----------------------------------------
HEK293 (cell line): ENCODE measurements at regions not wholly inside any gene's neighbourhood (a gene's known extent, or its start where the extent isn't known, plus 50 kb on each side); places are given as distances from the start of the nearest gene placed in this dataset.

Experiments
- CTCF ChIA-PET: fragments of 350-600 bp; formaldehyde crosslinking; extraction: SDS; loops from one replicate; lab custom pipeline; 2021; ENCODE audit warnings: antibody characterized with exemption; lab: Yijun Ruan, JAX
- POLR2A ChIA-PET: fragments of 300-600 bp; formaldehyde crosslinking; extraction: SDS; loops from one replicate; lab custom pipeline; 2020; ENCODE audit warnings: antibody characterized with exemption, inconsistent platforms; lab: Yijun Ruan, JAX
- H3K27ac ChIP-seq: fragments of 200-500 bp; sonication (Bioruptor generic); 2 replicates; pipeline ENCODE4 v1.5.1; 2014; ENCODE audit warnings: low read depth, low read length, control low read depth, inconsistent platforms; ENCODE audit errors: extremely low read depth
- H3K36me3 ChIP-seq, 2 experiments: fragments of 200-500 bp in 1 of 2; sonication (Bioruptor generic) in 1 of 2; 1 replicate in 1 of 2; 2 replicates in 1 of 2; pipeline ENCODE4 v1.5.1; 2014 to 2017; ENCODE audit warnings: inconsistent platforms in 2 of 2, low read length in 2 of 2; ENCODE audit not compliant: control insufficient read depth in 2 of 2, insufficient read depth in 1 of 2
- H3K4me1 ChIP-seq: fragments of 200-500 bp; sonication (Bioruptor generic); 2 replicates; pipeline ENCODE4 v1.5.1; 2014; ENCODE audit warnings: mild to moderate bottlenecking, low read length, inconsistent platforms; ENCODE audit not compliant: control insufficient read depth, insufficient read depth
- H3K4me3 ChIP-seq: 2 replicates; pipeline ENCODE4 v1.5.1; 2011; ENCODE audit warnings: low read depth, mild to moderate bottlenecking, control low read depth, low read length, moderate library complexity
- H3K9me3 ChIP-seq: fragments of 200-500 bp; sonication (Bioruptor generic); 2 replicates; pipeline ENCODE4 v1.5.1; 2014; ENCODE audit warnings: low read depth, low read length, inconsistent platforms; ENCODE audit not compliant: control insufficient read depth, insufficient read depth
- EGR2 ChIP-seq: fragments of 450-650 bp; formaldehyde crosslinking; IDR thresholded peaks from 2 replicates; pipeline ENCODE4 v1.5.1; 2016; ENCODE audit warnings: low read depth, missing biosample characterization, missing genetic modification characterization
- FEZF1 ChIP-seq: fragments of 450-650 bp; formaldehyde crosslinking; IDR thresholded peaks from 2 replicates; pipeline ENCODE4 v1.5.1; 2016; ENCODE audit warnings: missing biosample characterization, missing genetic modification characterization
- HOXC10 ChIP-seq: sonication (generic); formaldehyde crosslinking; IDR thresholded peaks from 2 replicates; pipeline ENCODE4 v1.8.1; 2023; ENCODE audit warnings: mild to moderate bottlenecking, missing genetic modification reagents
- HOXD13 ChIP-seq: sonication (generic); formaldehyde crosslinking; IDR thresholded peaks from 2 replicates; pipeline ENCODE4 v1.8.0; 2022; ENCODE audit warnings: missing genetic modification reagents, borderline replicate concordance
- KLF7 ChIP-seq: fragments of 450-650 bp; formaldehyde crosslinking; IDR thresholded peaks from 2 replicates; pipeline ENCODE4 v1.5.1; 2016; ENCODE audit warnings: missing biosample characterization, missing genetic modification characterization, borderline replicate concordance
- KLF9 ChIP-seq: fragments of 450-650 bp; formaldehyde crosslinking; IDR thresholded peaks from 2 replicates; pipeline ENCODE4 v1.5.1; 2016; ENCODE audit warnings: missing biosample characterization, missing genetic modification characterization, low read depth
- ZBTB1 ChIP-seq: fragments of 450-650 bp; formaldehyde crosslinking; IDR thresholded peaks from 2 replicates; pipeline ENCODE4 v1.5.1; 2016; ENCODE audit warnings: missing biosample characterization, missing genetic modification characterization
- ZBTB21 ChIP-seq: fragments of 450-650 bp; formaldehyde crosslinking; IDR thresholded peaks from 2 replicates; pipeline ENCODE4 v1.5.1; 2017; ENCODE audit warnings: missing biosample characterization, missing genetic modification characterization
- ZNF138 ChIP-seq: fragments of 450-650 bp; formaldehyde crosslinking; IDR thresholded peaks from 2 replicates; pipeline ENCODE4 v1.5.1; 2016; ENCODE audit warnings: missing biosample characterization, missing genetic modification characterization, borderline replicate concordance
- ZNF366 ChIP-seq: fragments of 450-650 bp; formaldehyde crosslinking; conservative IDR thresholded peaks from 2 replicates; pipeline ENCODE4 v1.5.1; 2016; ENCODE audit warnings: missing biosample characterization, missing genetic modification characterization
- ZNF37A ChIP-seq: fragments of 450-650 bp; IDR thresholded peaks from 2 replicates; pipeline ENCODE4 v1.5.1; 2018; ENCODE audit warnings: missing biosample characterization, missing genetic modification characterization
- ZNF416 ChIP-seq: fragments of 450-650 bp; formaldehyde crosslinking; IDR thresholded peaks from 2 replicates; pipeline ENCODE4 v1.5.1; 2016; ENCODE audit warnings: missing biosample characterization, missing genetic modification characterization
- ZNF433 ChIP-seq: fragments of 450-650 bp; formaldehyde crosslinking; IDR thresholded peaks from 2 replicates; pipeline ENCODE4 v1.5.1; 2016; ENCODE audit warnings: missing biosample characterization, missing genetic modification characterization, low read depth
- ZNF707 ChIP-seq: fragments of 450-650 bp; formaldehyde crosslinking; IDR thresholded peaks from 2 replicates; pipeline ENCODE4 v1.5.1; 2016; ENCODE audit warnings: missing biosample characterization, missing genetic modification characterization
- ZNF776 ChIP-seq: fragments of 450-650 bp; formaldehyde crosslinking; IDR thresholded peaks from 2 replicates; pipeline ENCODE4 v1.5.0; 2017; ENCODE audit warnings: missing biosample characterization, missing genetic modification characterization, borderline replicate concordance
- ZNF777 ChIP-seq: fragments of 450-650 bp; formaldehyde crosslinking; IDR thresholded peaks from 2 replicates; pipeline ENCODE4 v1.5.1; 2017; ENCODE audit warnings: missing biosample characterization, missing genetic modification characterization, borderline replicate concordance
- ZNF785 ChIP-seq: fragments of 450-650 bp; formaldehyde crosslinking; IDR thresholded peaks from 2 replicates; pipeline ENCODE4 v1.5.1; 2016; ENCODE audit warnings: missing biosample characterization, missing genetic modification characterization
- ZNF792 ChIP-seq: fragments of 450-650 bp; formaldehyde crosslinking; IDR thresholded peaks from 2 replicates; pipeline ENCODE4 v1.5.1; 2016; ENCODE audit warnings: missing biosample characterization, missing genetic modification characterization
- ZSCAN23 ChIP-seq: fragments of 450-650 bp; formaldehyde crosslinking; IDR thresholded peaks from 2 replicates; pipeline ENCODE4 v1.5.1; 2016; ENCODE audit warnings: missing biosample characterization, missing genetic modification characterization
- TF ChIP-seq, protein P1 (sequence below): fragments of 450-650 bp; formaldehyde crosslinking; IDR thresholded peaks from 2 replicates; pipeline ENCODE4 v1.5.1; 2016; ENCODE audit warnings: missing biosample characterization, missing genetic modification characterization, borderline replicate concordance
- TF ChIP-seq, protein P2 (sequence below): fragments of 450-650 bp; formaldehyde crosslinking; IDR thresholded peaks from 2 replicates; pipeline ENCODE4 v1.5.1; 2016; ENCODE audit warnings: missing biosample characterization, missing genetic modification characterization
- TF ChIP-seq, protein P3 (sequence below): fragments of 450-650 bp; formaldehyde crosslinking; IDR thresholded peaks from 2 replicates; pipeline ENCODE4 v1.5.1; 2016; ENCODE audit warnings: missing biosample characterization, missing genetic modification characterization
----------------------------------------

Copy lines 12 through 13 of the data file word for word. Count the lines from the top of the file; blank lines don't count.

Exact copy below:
- HOXC10 ChIP-seq: sonication (generic); formaldehyde crosslinking; IDR thresholded peaks from 2 replicates; pipeline ENCODE4 v1.8.1; 2023; ENCODE audit warnings: mild to moderate bottlenecking, missing genetic modification reagents
- HOXD13 ChIP-seq: sonication (generic); formaldehyde crosslinking; IDR thresholded peaks from 2 replicates; pipeline ENCODE4 v1.8.0; 2022; ENCODE audit warnings: missing genetic modification reagents, borderline replicate concordance